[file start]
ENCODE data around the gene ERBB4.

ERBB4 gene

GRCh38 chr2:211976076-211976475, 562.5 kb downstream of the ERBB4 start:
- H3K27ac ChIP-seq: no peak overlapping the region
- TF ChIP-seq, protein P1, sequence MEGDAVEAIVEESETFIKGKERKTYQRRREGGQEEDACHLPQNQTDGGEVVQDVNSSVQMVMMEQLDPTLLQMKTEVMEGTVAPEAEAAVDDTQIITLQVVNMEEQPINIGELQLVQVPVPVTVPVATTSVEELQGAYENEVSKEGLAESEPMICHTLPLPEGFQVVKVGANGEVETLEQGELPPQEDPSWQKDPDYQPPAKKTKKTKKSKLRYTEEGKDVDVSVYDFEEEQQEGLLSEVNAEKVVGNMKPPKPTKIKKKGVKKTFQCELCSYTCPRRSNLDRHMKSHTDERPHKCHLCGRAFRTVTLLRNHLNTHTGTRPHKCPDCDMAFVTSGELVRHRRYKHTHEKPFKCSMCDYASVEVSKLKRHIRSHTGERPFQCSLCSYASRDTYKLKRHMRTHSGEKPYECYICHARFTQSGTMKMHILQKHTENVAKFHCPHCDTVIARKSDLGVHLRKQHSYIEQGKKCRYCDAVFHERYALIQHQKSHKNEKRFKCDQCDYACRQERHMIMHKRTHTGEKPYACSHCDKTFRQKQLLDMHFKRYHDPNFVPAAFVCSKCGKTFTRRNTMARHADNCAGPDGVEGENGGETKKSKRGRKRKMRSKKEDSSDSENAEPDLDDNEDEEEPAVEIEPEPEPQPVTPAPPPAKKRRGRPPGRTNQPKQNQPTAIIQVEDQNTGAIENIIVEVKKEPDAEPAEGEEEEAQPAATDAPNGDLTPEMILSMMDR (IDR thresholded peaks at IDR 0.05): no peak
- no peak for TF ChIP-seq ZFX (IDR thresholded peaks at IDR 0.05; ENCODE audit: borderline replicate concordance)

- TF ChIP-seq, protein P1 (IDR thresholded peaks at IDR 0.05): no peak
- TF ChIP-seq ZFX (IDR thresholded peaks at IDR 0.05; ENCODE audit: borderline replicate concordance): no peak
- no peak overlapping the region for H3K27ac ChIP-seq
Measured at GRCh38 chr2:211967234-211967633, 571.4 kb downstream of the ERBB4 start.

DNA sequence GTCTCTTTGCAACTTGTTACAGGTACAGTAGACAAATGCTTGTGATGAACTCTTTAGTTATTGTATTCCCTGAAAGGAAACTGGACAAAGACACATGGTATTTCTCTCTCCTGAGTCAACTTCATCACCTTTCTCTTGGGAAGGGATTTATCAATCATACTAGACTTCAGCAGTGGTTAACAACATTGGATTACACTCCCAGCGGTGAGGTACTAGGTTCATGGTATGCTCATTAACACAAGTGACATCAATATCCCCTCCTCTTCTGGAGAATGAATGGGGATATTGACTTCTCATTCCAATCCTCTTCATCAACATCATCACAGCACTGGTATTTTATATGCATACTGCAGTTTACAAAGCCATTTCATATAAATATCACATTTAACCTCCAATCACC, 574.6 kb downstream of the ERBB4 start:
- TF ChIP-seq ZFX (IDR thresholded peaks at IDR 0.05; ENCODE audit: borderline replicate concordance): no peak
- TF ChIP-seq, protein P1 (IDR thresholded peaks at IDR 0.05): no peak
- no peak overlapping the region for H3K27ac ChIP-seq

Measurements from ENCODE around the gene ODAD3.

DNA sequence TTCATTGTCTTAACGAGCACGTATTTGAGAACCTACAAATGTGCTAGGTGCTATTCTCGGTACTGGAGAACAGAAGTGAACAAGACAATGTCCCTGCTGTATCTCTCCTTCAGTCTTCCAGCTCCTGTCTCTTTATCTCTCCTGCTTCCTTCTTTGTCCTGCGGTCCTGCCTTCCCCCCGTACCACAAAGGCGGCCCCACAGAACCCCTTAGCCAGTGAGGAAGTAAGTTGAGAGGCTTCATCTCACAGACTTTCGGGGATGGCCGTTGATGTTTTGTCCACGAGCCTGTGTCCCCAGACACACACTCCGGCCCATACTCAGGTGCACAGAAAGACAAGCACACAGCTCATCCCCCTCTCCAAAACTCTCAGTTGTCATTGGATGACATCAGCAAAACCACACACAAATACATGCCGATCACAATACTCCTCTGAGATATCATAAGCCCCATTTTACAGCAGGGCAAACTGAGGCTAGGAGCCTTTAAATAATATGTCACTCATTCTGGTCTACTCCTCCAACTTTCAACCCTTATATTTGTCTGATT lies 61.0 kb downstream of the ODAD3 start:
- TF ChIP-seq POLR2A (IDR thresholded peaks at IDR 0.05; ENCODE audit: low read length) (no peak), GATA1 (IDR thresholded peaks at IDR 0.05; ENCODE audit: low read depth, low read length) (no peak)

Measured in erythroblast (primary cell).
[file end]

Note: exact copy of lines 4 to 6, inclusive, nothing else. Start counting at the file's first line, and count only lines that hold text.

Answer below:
- H3K27ac ChIP-seq: no peak overlapping the region
- TF ChIP-seq, protein P1, sequence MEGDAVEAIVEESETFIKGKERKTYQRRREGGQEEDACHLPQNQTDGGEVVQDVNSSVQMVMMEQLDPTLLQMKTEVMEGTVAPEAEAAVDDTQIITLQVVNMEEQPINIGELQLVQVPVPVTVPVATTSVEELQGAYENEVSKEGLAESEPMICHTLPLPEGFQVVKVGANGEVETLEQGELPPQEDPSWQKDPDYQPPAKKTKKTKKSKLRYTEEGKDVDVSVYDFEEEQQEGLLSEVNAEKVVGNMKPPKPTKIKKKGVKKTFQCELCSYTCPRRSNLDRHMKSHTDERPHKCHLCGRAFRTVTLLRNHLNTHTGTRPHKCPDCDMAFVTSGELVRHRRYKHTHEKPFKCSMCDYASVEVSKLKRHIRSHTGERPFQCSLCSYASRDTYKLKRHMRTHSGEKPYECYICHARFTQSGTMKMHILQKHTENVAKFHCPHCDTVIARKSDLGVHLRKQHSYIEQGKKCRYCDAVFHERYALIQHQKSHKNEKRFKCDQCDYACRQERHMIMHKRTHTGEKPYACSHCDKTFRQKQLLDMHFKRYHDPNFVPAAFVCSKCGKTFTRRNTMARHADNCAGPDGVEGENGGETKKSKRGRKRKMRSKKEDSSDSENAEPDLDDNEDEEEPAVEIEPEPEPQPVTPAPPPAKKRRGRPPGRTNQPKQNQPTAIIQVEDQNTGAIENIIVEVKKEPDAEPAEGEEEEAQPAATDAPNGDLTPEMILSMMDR (IDR thresholded peaks at IDR 0.05): no peak
- no peak for TF ChIP-seq ZFX (IDR thresholded peaks at IDR 0.05; ENCODE audit: borderline replicate concordance)